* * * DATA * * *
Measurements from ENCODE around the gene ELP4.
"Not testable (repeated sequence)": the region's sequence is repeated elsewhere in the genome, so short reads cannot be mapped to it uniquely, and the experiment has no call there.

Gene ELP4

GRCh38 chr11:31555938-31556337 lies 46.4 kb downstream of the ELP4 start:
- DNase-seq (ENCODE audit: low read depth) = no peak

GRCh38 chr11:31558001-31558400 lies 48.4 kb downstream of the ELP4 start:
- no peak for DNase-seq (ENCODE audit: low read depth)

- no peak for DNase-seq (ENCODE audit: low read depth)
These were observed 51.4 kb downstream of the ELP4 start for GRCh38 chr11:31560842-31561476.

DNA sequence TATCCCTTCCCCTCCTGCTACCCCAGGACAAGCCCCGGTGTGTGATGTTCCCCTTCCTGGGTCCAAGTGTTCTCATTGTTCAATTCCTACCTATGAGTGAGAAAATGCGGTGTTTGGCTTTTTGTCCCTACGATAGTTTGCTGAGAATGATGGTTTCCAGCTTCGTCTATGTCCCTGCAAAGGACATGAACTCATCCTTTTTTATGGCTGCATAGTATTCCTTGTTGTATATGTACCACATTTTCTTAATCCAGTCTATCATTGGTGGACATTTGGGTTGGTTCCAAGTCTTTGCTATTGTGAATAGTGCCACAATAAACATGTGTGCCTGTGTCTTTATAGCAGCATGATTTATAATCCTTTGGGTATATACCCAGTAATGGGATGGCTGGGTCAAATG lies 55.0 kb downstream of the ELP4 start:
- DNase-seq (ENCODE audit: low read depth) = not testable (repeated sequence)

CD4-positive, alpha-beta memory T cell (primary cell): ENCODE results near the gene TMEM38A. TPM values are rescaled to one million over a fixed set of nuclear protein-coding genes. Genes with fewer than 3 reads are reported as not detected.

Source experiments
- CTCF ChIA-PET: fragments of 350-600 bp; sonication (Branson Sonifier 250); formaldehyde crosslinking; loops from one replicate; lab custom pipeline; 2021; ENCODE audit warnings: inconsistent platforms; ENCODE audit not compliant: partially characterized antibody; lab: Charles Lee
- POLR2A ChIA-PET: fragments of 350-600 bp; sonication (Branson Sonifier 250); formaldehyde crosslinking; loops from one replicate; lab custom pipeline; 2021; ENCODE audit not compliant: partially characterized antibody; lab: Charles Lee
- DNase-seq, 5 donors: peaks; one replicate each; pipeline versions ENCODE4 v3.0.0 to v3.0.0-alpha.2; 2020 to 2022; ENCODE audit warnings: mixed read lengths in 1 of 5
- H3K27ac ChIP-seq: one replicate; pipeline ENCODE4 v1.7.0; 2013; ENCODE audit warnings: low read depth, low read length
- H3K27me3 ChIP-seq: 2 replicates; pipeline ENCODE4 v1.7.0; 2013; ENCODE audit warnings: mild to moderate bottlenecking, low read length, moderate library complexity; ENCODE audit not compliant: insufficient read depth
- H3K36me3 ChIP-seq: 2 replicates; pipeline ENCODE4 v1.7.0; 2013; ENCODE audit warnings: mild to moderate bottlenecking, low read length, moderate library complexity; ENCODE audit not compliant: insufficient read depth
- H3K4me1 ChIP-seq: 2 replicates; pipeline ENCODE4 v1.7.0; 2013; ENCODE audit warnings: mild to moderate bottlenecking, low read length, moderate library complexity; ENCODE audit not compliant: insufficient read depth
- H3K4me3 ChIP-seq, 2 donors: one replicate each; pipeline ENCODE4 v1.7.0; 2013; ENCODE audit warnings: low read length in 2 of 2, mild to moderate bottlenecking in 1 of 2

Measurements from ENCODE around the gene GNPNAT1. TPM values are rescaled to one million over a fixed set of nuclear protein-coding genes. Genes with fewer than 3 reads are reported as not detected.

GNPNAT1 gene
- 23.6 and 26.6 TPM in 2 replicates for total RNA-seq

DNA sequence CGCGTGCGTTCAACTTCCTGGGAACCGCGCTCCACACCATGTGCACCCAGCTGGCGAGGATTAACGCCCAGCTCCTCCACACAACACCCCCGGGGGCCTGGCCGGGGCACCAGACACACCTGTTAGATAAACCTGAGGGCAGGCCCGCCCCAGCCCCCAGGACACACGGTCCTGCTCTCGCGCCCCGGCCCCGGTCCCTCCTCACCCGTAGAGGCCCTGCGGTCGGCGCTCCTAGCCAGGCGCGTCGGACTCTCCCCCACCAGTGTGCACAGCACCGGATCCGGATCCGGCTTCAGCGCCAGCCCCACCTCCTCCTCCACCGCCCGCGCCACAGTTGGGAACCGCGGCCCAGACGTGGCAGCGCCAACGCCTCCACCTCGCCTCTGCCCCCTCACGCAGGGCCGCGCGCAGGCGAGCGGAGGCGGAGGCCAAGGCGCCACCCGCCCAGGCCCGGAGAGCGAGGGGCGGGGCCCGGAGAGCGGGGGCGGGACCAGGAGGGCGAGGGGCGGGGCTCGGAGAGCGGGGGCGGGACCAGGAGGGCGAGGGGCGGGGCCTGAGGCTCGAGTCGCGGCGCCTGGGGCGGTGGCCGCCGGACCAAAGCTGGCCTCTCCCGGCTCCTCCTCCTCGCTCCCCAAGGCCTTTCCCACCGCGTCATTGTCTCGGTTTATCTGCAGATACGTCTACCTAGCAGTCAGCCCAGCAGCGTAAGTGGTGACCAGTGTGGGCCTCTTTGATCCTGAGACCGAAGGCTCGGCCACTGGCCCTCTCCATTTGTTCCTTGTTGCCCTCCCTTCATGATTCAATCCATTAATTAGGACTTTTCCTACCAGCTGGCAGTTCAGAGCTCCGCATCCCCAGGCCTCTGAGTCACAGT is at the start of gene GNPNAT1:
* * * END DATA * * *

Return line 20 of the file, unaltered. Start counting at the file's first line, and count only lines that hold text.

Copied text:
- H3K4me1 ChIP-seq: 2 replicates; pipeline ENCODE4 v1.7.0; 2013; ENCODE audit warnings: mild to moderate bottlenecking, low read length, moderate library complexity; ENCODE audit not compliant: insufficient read depth